Animal cruelty is a matter that is constantly over looked and pushed aside in our justice system today.

Passing the Courtroom Animal Advocacy (CAAP)A1965/S2211 bill through the New Jersey legislature would not only help animals gain representation in the courtroom, but it could lead to opening the door to help families on a grander scale; uncovering animal abuse can help uncover victims of child abuse and domestic violence.

Chris Green and Kristen Stilt in Austin Hall’s Ames courtroom with Lola, Stilt’s rescue dog from Egypt
Photograph by Stu Rosner


First, what is the program? Courtroom Animal Advocacy would grant pro-bono representation, provided by 3rd year law students and volunteer lawyers, to animals who fall victim to ill-treatment and abuse. The New Jersey court system already has the tools needed to implement this embedded within the existing structure through its pro-bono programs for human victims.

This bill was first seen in Connecticut and was coined the name “Desmond’s law.” The law was named after Desmond, a dog who was viciously killed at the hands of his owner, never fully getting justice for what happened to him. In this situation, not only was Desmond the dog suffering from cruel treatment, but the perpetrator was also abusing his girlfriend. The offender’s girlfriend left the relationship for her and her daughter’s sake. Dealing with hard times and in the fleet of leaving the toxic relationship, the girlfriend had to surrender Desmond over to a shelter so she could support her and her daughter alone. The ex-boyfriend then vindictively went and adopted Desmond out of malice intent. While the dog was in his care, he was put under horrific conditions. These conditions included being starving, locked in a small bathroom for all hours a day, and constantly being beaten. Desmond had no quality of life up to the day his life was taken from him.


Facebook Desmond’s Army Animal Law Advocates

This heart wrenching story unfortunately is not the only time this has happened. Situations like this occur daily.
Pushing for this bill in New Jersey would help gain justice and a voice for the mistreated animals as well as rightfully punish offenders of abuse, but does this bill hold more weight than what meets the eye?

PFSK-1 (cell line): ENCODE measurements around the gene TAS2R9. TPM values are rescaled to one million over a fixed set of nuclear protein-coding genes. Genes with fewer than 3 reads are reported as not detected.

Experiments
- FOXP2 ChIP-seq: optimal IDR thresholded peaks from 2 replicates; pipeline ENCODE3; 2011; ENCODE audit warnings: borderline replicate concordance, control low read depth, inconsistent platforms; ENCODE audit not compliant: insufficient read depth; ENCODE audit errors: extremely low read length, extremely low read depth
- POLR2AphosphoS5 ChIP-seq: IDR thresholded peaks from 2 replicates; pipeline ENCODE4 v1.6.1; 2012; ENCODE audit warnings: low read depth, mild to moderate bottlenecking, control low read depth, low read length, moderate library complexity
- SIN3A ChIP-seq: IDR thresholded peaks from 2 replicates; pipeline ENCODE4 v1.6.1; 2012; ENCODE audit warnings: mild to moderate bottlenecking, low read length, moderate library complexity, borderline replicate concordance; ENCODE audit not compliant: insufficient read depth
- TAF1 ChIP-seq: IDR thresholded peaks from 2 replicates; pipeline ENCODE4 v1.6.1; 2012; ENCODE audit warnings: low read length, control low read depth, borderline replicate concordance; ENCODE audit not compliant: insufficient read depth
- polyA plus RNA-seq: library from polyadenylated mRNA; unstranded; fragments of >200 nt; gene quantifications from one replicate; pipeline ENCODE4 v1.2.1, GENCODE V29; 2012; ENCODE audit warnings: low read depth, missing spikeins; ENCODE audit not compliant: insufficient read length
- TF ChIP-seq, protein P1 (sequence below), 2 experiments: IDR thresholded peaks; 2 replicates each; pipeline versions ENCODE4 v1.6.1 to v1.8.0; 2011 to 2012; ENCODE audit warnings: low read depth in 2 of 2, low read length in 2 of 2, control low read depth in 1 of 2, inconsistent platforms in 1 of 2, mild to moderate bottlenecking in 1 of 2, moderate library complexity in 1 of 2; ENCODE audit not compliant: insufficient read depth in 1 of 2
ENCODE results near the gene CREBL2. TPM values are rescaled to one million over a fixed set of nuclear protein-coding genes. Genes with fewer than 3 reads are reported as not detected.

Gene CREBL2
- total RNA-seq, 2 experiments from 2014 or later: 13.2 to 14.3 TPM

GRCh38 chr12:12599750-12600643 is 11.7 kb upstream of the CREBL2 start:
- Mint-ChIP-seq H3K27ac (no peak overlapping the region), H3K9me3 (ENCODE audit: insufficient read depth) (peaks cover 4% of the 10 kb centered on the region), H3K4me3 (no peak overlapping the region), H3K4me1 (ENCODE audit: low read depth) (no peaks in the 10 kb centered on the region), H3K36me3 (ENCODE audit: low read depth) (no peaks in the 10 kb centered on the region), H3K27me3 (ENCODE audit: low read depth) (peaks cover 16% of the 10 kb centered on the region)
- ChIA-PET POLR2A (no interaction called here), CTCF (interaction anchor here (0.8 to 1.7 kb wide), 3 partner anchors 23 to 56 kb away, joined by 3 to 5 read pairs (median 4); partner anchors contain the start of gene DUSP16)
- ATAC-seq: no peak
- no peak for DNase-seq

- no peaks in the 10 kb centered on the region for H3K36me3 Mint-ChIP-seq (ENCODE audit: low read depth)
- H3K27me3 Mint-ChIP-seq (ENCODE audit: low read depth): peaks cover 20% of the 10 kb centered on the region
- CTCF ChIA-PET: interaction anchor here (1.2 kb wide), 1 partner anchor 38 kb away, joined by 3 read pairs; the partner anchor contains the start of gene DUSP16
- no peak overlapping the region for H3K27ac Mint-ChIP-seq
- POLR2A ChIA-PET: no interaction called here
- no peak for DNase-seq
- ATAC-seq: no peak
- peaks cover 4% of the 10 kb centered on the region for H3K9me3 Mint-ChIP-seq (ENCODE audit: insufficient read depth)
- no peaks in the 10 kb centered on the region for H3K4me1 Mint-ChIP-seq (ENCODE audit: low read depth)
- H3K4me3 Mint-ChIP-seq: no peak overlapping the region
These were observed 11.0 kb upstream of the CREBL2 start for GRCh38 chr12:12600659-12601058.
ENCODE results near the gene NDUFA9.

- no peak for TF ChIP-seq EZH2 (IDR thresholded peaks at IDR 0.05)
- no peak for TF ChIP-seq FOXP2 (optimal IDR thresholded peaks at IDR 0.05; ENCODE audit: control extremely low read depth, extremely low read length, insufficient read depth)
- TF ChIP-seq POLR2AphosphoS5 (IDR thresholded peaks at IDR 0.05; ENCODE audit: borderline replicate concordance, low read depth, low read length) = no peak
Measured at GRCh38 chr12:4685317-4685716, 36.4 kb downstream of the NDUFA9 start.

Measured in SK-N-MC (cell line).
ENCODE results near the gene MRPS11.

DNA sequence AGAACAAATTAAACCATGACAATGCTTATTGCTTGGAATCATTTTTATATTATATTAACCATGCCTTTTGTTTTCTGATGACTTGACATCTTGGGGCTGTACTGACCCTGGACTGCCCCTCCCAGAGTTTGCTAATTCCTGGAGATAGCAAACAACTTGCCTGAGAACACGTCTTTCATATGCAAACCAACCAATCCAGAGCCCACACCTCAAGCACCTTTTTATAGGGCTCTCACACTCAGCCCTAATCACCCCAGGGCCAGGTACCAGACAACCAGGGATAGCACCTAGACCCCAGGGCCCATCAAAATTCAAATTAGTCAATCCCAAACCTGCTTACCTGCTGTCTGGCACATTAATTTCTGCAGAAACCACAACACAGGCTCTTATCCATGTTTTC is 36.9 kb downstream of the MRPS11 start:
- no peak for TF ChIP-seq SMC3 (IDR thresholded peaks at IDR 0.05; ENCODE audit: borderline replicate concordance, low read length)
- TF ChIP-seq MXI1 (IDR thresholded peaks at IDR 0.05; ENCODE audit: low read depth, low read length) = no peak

The connection among animal abuse and domestic violence share is profound. Studies prove that 88% of homes in which physical child abuse was being investigated, animal abuse simultaneously occurred. This statistic exhibits the direct correlation between people who harm household pets and human abuse. It is clear that the representation can uncover much more than animal abuse alone.

Prevalence of Adverse Childhood Experiences Among Juveniles


This streamline link of evidence between animal and domestic abusers shows that by helping the voiceless animals in the courtroom gain representation, in hand New Jersey can help crack down on domestic abuse and rightfully put the guilty behind bars/ in treatment.
Overall, pushing to gain animal advocacy in the courtroom can help more than just the animals who fall victim. As proven, animal abuse can be indicative of domestic abuse within a household. Helping animals can help the people that fall victims to abuse themselves. Not only does it help the victim it also helps the abuser get the mental help they need. By passing this bill through New Jersey’s legislature, justice will be served in all directions…

but it all starts from granting a voice to the voiceless to help the people in cycles of abuse

About The Author: Lauren Lamm is an upcoming freshman at the County College of Morris. She completed this article while serving as the Policy Specialist Intern for the Lesniak Institute. 



1. Feinburg, C. (2016). Are Animals “Things”?. Harvard Magazine.

2.Establishes Animal Advocate Program in AOC, S2211/A1965, Session 2022 – 2023. (2022).

3.Desmond’s Army. (2019). Facebook

4.The Link Between Cruelty to Animals and Violence Toward Humans. (2019). Animal Legal Defense Fund

5.Bright, M. Sayedul Huq, M. Spencer,T. Applebaum, J. Hardt, N. (2018). Animal cruelty as an indicator of family trauma: Using adverse childhood experiences to look beyond child abuse and domestic violence. University of Florida